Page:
Now you gain control of a climate research business, and begin the task of demonizing CO2, you realize that it will take years but that is OK, there are billions of dollars waiting at the end. Slowly over time you manage to get control of the worlds climate data and begin adjusting it, you use what you have been told by the marketing people to present the information needed in as clear and scary manager as is possible. Remember the two biggest motivators are fear and greed, and in this case, because of the number of followers greed will not work. There are simply too many followers to pay them all off.

So there we have it, a campaign of fear, based on non-science emanating from a few leaders that ultimately drive the followers to do something that would just not have been possible after Three Mile Island.

They are marching in the streets of Copenhagen in support of nuclear power. They do not know this of course, but that is what the plan on the table says. Check it out, look at exactly what are the big technologies being pushed at the summit. I will give you a hint, it is not windmills.

They are also marching in Copenhagen against big business, while supporting one of the biggest businesses possible, the World Bank. Is it not strange that the Dutch Text looks to have the World Bank control the trillions being put on the table? So they are marching against exactly what they are supporting, they are simply followers.

Perhaps you can fill in the blanks between the possible objectives I mentioned earlier and where we find ourselves today. Fill in the blanks, connect the dots and follow the money. Look at the funders, how many are involved in delivery, support, financing and maintenance of the movement of liquid energy and the generation of nuclear power.

I do not think this was ever about the environment.

There are lots of other things that may tie into this, like GE buying and now selling a
TV network, they needed then but do not need it now, a bit of a stretch perhaps but GE is a big player in gas and nuclear power generation. Look around, there are others.

That said; I do believe that the world does need to move to nuclear power for base load power generation, and I do believe that the Peak Oil problem is a real threat to stability.

So I agree with the objectives and encourage the outcome, I just do not like them messing with the science and trying, nay succeeding, in conning the masses to agree to it all.

Perhaps there was someone inside the CRU that felt the same way; the means were wrong regardless of the merits of the objectives, so they let slip the package in the hope that someone could figure out what they could not just come out and say publicly.

This thing would not need thousands of scientists to be involved. All that was need was for one or two people in perhaps five or six countries to adjust the raw data. Anyone using the data when making a comparison to CO2 would find the results that had been seeded into the data. The scientists would not be aware that they were being played. They would honestly think that their conclusions were correct. Only none of their predictions would ever be confirmed.

All the papers that used the data, and all the papers that used those papers for support, would therefore be invalid. In the vast majority of the cases I would expect that the authors are without blame, they made no mistake. The mistake was encoded into the base data before they even started.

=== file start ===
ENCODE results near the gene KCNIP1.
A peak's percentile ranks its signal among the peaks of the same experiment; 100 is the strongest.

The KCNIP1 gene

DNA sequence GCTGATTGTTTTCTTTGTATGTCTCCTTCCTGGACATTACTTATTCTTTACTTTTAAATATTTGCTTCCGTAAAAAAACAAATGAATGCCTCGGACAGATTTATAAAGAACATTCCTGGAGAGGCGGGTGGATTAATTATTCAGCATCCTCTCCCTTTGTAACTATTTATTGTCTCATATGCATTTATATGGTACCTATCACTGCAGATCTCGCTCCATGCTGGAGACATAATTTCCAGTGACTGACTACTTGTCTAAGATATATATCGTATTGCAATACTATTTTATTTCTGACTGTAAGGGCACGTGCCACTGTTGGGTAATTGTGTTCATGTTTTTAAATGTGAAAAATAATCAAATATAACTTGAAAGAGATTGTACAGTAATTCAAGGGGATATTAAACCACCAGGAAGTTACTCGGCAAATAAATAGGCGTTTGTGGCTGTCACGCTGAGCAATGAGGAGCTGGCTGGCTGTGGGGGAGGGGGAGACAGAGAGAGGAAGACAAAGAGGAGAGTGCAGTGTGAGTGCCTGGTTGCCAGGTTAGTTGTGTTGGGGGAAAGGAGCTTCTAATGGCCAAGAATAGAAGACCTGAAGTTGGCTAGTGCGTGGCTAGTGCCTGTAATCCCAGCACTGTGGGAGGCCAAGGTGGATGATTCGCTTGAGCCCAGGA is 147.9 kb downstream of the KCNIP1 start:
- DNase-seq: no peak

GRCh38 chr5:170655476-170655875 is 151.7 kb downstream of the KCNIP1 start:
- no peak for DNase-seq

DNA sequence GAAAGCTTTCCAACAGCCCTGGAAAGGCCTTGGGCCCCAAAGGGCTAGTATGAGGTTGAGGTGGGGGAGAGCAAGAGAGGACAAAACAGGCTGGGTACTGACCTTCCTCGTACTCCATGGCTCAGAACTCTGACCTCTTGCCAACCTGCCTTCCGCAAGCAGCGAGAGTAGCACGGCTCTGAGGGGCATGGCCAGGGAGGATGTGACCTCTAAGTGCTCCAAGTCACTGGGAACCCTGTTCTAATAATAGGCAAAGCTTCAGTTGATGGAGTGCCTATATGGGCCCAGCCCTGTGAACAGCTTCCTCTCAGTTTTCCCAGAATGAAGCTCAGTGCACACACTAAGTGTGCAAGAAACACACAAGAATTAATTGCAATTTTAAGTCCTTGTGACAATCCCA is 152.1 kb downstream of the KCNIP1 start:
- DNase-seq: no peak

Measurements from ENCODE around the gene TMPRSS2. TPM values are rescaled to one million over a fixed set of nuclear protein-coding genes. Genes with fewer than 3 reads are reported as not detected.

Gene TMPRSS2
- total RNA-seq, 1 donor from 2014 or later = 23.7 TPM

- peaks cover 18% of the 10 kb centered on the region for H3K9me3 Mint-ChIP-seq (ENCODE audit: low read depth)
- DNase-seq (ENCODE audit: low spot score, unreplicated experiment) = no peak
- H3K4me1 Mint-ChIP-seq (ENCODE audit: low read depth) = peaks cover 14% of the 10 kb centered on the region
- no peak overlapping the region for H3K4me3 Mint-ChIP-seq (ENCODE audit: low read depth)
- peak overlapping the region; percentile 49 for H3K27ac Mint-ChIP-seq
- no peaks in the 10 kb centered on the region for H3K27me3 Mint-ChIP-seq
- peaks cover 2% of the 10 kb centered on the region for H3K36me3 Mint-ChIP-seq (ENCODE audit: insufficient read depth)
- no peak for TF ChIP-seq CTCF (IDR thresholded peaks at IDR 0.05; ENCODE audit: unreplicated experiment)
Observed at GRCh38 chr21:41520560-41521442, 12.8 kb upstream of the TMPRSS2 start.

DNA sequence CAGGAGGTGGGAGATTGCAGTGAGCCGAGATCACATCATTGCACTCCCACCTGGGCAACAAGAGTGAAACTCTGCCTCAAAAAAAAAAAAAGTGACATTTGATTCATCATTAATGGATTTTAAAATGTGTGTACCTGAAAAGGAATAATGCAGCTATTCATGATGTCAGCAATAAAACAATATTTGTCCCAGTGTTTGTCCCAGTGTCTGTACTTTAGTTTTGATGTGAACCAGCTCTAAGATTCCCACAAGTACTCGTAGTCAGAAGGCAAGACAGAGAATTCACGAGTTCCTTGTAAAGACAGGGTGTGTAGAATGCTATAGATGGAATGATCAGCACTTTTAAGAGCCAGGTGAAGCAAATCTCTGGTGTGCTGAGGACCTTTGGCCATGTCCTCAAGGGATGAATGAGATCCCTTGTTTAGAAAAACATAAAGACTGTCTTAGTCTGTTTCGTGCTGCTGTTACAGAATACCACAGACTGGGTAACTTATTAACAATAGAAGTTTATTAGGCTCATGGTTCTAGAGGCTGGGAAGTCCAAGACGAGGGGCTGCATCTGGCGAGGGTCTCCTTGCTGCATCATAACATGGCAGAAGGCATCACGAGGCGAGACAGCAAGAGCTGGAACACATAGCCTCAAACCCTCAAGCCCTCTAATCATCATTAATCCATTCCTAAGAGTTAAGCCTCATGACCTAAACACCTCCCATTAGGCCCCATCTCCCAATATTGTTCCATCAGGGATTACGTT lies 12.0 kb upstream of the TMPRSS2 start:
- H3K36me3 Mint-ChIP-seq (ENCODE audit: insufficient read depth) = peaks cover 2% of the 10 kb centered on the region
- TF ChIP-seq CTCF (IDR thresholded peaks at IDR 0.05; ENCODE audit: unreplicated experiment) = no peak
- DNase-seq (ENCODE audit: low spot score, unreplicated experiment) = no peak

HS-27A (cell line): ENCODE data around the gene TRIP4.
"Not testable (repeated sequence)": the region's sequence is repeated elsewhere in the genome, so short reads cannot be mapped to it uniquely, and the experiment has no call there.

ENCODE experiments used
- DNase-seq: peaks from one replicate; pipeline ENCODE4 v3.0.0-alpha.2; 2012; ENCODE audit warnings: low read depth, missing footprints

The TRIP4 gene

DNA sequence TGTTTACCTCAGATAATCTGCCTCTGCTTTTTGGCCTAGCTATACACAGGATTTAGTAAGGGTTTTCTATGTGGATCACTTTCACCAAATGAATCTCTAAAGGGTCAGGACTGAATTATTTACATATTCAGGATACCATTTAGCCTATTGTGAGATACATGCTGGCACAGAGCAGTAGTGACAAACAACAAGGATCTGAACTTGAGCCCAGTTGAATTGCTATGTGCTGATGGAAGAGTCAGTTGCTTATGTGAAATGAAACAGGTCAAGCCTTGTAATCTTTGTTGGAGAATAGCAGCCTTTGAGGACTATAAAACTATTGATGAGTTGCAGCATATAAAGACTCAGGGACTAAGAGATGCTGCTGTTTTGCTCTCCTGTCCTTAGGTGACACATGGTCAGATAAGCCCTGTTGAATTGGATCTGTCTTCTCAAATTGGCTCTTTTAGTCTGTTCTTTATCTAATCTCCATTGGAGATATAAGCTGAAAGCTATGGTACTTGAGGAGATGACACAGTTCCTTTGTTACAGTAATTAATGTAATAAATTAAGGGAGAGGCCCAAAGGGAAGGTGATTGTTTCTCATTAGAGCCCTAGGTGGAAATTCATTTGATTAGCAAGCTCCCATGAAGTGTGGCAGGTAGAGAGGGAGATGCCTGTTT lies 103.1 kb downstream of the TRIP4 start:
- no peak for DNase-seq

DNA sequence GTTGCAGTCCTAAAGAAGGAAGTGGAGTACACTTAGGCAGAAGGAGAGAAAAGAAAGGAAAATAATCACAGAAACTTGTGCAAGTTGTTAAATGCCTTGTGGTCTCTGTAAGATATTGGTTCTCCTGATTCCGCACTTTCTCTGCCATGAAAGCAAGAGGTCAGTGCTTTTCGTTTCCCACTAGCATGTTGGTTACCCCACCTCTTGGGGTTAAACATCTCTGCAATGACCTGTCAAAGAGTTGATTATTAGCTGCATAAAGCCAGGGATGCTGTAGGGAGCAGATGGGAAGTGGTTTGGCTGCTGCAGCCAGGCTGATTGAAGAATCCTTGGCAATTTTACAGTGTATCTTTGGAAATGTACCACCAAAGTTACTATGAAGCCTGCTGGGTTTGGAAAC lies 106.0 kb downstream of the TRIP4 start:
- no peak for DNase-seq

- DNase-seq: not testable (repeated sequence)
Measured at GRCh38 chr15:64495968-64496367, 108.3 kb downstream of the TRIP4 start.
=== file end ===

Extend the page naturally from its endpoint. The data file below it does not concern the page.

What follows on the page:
Only the ones that actually were in control of the raw data and making the ‘adjustments’ needed to know of the exact requirements of the adjustment needed to seed the outcome into the data. When a scientist begins to say things like “the data must be wrong”, or “our monitoring is deficient”, perhaps they might not have been in on the ‘adjustments’ and they are likely frustrated because their model ‘works’ for the past and recent past. Think “We can’t explain the lack of warming”, perhaps the author of that email could not, but perhaps someone else could.

It would only have taken a dozen people in just the right places, and remember it took years to pull this off.

So who might have put these people in just the right place all those years ago, and why?

Central Asian Energy corridor

Sunday, 20 December 2009
The Energy Corridor in Central Asia

About 25 countries have promised to send more troops to Afghanistan in response to President Obama's call for extra support from Nato members. But France and Germany, the two European powers who could make a real difference, remain as hesitant as ever.

French and German leaders now face a painful choice. Should they finally embrace Nato's efforts in Afghanistan more wholeheartedly – which would mean accepting significantly more human and material sacrifices? Or should they or conclude that the war has already been lost, or that "success" does not merit the cost, and abandon the mission altogether?

For their own good, they should choose the first option. They should remember that unlike the war in Iraq, which they strongly opposed from the outset, all Nato member states, including themselves, unanimously and unambiguously sanctioned the war effort in Afghanistan in 2001. But aside from the need to fulfil their alliance duties – and in fact even more important – they have clear national interests at stake in this strategically located central Asian state.

This is not about just about pre-empting future terrorist attacks on European capitals by stopping the Taliban from retaking the country. At stake in Afghanistan is the survival of the transatlantic alliance, Europe's energy security and independence, and whether the deepening ties between Europe – especially Germany – and Russia, will eventually lead to the western integration of Russia, or instead, to it gaining a stranglehold over European energy security. In Afghanistan all three issues are interlinked. This fact remains largely ignored.